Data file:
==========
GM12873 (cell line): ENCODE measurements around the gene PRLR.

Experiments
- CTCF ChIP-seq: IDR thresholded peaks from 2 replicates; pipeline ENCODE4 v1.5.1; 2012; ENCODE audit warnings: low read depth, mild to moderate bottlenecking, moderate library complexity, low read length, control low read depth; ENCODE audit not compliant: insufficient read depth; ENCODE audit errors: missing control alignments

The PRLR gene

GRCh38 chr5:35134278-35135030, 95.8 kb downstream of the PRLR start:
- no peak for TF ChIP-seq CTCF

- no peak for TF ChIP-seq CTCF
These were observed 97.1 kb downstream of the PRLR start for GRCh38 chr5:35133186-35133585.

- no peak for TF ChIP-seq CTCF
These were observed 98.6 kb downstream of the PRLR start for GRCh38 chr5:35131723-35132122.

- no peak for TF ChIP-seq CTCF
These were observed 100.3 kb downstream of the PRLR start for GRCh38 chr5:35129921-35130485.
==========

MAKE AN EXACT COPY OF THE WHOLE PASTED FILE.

GM12873 (cell line): ENCODE measurements around the gene PRLR.

Experiments
- CTCF ChIP-seq: IDR thresholded peaks from 2 replicates; pipeline ENCODE4 v1.5.1; 2012; ENCODE audit warnings: low read depth, mild to moderate bottlenecking, moderate library complexity, low read length, control low read depth; ENCODE audit not compliant: insufficient read depth; ENCODE audit errors: missing control alignments

The PRLR gene

GRCh38 chr5:35134278-35135030, 95.8 kb downstream of the PRLR start:
- no peak for TF ChIP-seq CTCF

- no peak for TF ChIP-seq CTCF
These were observed 97.1 kb downstream of the PRLR start for GRCh38 chr5:35133186-35133585.

- no peak for TF ChIP-seq CTCF
These were observed 98.6 kb downstream of the PRLR start for GRCh38 chr5:35131723-35132122.

- no peak for TF ChIP-seq CTCF
These were observed 100.3 kb downstream of the PRLR start for GRCh38 chr5:35129921-35130485.